Each year, there are typically over 300 project proposals eligible for funding through the NJTPA's Transportation Improvement Program
or TIP. But there are rarely enough resources to fund them all. The fiscal constraint mandate of federal law requires funding choices to be made among proposed projects.
To accomplish this, the NJTPA develops a prioritized (ranked) list of projects and provides this list to the state's two principal implementing agencies, NJDOT and NJ Transit. Like other Metropolitan Planning Organizations across the country, the NJTPA has established prioritization procedures to evaluate and score projects. The NJTPA’s Project Prioritization process consists of two steps:
- Application of Project Prioritization Criteria. During the development of the Project Development Work Program (PDWP), projects are evaluated and scored based on technical measures of how well they fulfill the goals of the Regional Transportation Plan (RTP). This is expressed in the Project Prioritization Criteria (see link in box). All projects eligible for the TIP are ranked using these scores.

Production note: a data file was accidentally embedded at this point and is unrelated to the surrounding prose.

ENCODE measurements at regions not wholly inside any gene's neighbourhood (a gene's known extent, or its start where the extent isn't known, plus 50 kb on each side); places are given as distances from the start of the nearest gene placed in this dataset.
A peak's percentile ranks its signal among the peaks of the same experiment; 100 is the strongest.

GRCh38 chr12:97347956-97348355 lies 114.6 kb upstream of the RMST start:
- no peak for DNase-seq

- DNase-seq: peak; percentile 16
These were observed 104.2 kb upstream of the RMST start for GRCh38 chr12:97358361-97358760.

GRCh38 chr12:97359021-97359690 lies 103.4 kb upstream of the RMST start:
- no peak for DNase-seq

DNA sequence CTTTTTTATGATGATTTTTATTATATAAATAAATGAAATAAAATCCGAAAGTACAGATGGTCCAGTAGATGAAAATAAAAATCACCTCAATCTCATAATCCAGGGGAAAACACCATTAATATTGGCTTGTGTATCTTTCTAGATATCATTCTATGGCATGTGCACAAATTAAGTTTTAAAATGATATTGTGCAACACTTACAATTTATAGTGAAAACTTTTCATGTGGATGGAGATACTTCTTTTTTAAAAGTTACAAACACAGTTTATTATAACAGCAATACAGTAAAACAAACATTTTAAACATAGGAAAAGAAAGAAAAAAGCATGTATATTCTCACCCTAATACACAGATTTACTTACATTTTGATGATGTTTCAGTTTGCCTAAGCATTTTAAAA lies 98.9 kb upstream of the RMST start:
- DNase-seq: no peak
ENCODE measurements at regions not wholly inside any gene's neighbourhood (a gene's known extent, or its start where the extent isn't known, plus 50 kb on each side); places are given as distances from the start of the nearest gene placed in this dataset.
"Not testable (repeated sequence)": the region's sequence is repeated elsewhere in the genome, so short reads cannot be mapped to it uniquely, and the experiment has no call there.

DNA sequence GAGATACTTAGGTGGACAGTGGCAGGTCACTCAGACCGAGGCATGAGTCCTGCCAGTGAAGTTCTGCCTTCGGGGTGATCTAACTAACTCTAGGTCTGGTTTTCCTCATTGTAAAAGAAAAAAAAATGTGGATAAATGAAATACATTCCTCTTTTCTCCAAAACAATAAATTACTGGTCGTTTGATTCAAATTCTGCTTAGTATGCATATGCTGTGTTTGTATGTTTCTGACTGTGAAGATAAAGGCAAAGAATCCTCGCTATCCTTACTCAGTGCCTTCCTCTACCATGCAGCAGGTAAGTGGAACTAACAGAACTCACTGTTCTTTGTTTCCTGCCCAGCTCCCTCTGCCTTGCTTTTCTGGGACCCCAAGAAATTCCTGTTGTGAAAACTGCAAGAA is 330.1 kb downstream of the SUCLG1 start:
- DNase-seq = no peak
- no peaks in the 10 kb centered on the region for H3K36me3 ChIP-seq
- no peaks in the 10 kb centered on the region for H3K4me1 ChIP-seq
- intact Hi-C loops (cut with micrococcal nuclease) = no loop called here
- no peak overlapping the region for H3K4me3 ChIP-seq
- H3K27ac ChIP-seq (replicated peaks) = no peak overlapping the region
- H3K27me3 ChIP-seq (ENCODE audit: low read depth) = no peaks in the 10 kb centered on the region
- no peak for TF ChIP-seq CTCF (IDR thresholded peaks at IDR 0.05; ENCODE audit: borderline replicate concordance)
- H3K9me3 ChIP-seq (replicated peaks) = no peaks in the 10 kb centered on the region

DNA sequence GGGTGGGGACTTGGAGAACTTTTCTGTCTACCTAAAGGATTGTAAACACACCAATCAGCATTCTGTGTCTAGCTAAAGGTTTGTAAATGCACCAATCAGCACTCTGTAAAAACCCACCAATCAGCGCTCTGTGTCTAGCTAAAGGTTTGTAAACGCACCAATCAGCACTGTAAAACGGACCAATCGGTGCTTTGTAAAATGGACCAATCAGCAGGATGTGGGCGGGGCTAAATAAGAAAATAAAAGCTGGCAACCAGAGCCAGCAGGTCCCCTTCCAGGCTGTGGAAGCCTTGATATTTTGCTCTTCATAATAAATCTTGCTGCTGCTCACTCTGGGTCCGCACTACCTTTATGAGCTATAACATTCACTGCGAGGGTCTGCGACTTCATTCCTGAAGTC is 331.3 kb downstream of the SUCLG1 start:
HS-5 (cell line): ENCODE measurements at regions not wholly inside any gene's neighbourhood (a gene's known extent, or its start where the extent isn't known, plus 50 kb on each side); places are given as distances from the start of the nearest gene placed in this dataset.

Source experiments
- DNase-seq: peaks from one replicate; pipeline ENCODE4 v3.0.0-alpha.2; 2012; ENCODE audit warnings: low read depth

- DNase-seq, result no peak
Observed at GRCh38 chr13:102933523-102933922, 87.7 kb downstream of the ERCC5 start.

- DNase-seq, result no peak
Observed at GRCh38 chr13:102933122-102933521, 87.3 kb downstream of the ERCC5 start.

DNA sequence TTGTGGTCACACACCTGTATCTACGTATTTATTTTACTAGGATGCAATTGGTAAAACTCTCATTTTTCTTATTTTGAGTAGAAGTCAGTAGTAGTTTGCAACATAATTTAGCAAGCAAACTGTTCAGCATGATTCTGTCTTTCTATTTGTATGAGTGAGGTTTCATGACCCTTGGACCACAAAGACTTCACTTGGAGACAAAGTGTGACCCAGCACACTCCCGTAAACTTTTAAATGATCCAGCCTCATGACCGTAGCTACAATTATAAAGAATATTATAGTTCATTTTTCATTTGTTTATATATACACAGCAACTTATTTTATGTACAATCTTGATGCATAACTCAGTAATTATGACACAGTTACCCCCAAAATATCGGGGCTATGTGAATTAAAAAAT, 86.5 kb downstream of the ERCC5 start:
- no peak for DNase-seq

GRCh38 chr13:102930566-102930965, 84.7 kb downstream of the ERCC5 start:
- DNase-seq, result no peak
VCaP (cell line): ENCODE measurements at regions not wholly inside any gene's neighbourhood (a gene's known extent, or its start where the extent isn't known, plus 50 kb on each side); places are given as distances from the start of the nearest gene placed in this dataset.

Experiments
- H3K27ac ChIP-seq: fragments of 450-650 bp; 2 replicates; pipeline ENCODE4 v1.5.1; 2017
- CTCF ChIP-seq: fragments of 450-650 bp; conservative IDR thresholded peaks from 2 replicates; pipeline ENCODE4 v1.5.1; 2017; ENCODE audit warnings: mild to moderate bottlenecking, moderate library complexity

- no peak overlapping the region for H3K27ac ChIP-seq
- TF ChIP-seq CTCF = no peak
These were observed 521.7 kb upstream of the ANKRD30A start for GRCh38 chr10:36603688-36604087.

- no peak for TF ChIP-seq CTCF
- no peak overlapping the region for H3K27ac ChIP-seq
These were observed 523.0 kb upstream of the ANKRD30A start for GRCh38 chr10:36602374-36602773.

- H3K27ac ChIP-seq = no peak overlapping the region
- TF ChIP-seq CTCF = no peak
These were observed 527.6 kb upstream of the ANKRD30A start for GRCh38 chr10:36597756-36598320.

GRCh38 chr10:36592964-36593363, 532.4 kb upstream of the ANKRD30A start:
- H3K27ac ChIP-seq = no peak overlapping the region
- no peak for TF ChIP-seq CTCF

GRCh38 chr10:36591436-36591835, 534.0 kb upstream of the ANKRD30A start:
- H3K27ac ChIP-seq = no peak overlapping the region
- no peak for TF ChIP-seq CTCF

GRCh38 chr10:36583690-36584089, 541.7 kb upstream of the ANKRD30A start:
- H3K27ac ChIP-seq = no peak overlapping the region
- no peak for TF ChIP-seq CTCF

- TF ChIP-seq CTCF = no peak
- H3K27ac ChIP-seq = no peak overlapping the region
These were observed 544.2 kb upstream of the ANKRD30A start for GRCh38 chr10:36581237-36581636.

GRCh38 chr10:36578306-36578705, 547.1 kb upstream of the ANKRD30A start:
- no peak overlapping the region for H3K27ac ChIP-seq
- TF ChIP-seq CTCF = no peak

- Application of Additional Priority Factors. Additional factors such as feasibility of project delivery, funding availability and project timing are then considered. This entails consultations and negotiations among the NJTPA Central Staff, professional and elected officials from the subregions, as well as staffs of the NJDOT and NJ Transit.
The NJTPA Central Staff administers the project prioritization process, with participation by the implementing agencies, the Regional Transportation Advisory Committee (RTAC) and the Project Prioritization Committee (PPC) of the Board of Trustees. The project scores resulting from this process are considered during development of the Proposed Capital Construction Program (CCP). The CCP is submitted to the state legislature for the appropriation of state transportation funding. The CCP becomes the basis for development of the TIP later in the year.
The project prioritization process is described in more detail in the TIP introduction.